The Third Night of Chanukah 5777 – 2016
Chag Ourim Sameach – חג אורים שמח – Happy Festival of Lights
Ron and I are making the Chanukah rounds amongst the children. We spent Shabbat with Chanan, Shalva and Elyashiv in Kiryat Arba. Kiryat Arab was established in 1968 with a few caravans on a hilltop, overlooking Hevron. An illegal settlement over the green line. Today, a thriving city.
From Wikipedia: Kiryat Arba or Qiryat Arba (Hebrew: קִרְיַת־אַרְבַּע), lit. “Town of the Four,” is an urban Israeli settlement on the outskirts of Hebron, in the Judean Mountains region of the West Bank. Founded in 1968, in 2015 it had a population of 7,108.
The international community considers Israeli settlements illegal under international law, but the Israeli government disputes this. According to a classified 1970 document “The method for establishing Kiryat Arba” released in 2016, the establishment of Kiryat Arba used a system of annexing land to a military base for the purpose of civilian settlement, the first time this happened in the West Bank according to Shlomo Gazit.
My friends, David and Sarah Landau settled as newlyweds and raised their children in Kiryat Arab. They helped build Kiryat Arab from a hilltop into a city. We would visit them in their beautiful home when our children were young. This was 27 years ago. Time flies when you’re building a country! Did people think they were crazy settlers? You bet!
The Second Night of Chanukah was spent with Gavriel, Ayalla, Maya and Aviya. They live in Mevaseret Tzion. Ron and I were in an absorption center in Mevaseret 33 years ago, when we first made Aliya.
From Wikipedia: Mevasseret Zion (Hebrew: מְבַשֶּׂרֶת צִיּוֹן) is a suburb of Jerusalem, Israel. Mevasseret Zion is composed of two distinct townships, Maoz Zion and Mevasseret Yerushalayim—under the jurisdiction of one local council. The newer neighborhoods of Mevasseret Zion were not part of either settlement.
Mevasseret Zion is located on a mountain ridge 750 meters above sea level, on the outskirts of Jerusalem. It is ten kilometers from the city, straddling both sides of the Jerusalem–Tel Aviv highway. In 2015 it had a population of 24,409, spread over 15 neighborhoods. It is the wealthiest municipality per capita in the Jerusalem District. Mevasseret Zion’s current Mayor is Yoram Shimon.
During the British Mandate of Palestine, the British referred to this district as “The Castle”. The Arabs called it “al-Qastal”, pronouncing the “t.” The Jews called it “HaCastel” (“the Castel”).
In the 1948 Palestine War, battles took place here as Arabs and Jews fought for control of Qastal, which overlooked the main Tel Aviv-Jerusalem highway. Qastal exchanged hands several times in the course of the fighting. The tides turned when the Arab commander Abd al-Qadir al-Husayni was killed. Many of the Arabs left their positions to attend al-Husayni’s funeral at the Al-Aqsa Mosque on Friday, April 9. That same day, Qastal fell to the Yishuv forces, virtually unopposed.
Maoz Zion (“Stronghold of Zion”) was established in 1951 to house new immigrants from Iraq, Kurdistan, North Africa and Iran who had been living in a ma’abara, or transit camp, at the foot of the Castel. Many were employed at the nearby Solel Boneh stone quarry.
Mevasseret Yerushalayim was established east of Ma’oz Zion in 1956 by Jewish immigrants from North Africa. It was located on a ridge near the armistice line, north of Motza. The residents worked in the fruit orchards in the Arazim Valley.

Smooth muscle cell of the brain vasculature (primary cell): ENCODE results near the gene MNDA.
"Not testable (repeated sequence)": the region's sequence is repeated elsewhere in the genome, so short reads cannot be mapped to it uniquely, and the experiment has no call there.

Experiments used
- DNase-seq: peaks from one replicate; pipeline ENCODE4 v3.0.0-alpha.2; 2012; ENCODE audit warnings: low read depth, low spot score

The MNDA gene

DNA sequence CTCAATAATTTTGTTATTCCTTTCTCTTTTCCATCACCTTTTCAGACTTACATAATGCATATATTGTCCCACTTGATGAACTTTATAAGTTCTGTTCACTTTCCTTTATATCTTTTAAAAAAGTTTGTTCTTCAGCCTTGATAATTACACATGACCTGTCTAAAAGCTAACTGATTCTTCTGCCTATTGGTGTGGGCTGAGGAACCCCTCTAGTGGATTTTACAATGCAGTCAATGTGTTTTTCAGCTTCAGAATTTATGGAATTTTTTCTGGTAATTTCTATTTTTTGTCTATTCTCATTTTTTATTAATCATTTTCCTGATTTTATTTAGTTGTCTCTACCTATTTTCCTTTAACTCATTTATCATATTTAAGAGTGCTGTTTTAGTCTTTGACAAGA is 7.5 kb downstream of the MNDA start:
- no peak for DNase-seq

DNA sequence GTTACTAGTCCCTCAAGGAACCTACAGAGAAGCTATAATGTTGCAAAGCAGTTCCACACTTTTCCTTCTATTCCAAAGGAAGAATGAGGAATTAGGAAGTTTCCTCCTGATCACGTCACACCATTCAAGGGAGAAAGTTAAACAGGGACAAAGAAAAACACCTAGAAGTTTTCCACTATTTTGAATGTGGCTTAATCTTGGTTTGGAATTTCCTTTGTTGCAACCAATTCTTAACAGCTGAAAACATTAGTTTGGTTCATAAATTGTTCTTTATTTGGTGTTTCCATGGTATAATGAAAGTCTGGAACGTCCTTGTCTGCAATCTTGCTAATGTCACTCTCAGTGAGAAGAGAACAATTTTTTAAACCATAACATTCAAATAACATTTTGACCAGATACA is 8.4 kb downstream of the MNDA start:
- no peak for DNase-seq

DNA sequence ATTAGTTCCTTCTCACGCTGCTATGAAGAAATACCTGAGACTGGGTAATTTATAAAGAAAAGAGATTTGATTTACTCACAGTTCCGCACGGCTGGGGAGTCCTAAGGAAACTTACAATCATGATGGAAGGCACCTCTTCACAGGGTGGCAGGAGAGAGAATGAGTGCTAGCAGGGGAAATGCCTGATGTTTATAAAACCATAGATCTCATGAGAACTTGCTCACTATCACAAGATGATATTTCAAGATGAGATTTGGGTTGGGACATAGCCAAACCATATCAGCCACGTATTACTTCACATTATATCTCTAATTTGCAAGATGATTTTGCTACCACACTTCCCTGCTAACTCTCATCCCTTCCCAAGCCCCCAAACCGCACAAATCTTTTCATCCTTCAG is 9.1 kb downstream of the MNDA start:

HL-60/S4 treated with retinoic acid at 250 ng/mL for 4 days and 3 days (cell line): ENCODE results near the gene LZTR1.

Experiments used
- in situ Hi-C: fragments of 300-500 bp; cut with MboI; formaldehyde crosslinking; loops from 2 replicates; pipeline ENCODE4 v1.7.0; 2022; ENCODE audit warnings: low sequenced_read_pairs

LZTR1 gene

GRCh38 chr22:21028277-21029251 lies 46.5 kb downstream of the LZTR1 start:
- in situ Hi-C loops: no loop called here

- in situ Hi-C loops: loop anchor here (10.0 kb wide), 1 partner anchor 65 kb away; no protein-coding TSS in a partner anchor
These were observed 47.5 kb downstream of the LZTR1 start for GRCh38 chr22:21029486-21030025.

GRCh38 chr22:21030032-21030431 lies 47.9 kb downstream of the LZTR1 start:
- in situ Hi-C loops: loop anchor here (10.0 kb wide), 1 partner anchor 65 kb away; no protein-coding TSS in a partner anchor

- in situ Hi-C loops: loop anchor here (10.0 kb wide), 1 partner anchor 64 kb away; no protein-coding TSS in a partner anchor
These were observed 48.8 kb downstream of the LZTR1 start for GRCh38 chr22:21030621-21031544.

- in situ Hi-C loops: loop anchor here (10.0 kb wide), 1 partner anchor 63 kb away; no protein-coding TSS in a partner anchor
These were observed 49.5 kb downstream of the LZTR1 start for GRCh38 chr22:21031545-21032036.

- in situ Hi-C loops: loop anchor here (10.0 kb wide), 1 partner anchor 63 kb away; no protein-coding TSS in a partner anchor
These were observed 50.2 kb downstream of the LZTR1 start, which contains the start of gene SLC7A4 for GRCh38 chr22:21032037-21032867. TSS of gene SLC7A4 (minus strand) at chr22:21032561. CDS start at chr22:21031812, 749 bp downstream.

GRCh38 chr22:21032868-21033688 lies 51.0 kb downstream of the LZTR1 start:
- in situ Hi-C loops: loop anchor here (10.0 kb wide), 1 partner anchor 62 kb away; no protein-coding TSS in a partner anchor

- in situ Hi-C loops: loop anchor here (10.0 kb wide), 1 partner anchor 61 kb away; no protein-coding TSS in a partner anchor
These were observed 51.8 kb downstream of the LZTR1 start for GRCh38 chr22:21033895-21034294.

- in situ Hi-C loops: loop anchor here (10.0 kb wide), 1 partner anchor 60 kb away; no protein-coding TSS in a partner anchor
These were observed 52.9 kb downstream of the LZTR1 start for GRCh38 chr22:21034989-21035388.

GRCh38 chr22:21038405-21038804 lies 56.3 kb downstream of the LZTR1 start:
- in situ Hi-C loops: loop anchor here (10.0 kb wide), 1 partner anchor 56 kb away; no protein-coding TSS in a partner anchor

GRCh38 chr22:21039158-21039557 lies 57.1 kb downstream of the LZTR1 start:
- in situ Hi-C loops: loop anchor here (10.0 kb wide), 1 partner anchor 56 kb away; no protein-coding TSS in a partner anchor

In 1963, Maoz Zion and Mevasseret Yerushalayim formed a joint local council, which was called Mevasseret Zion. The source of the name comes from the Book of Isaiah: “על הר גבוה עלי לך מבשרת ציון” (“Ascend a lofty mountain, O herald of joy to Zion”) (Isaiah 40:9).
So you see, this is how the land is settled, one hill top at a time!
The Third Night of Chanukah was spent lighting Chanukah candles with Adir Yoseph, Nachama, Hillel and Akita in their home in Efrat. They live in Zayit, one of the hilltops of Efrat, overlooking Gush Etzion. They have been living here for the past 15 years.
Remember those friends of ours, David and Sarah Landau from Kiryat Arba? You know, those crazy “Settlers”. Well, about 18 years ago, they moved their whole family of 8 children into a caravan on hilltop called “Zayit”. Ron and I drove around Zayit today and it’s huge! One hill at a time. That’s how it’s done.
A few weeks ago, someone posted a post about “the Immoral Settlers” of the “Immoral Settlement of Amona”. I am proud that Ron and I, my family and friends are “the Settlers” that are settling this land, one hilltop at a time!
Oh, by the way, that UN resolution that sold out Israel.
From Wikipedia: Efrat (Hebrew: אֶפְרָת), or previously officially Efrata (Hebrew: אֶפְרָתָה), is an Israeli settlement established in 1983 and a local council in the Judean Mountains of the West Bank. Efrat is located 12 kilometers (7.5 mi) south of Jerusalem, between Bethlehem and Hebron, 6.5 km (4 mi) east of the Green line, inside of the Security Barrier. The settlement rises to a height of 960 metres (3,150 feet) above sea level and covers about 6,000 dunam (1,500 acres). The international community considers Israeli settlements in the West Bank illegal under international law, but the Israeli government disputes this.
Considered the capital of Gush Etzion, it had a population of 8,301 in 2015. Although geographically located within Gush Etzion, it is independent from the Gush Etzion Regional Council, and Palestinians in negotiations do not consider it as part of that block, since it lies to the east of Route 60 — their side of the Geneva Initiative map. Since November 2008, Oded Ravivi, an attorney and lieutenant colonel in the army and member of the Likud Central Committee is the head of Efrat regional council.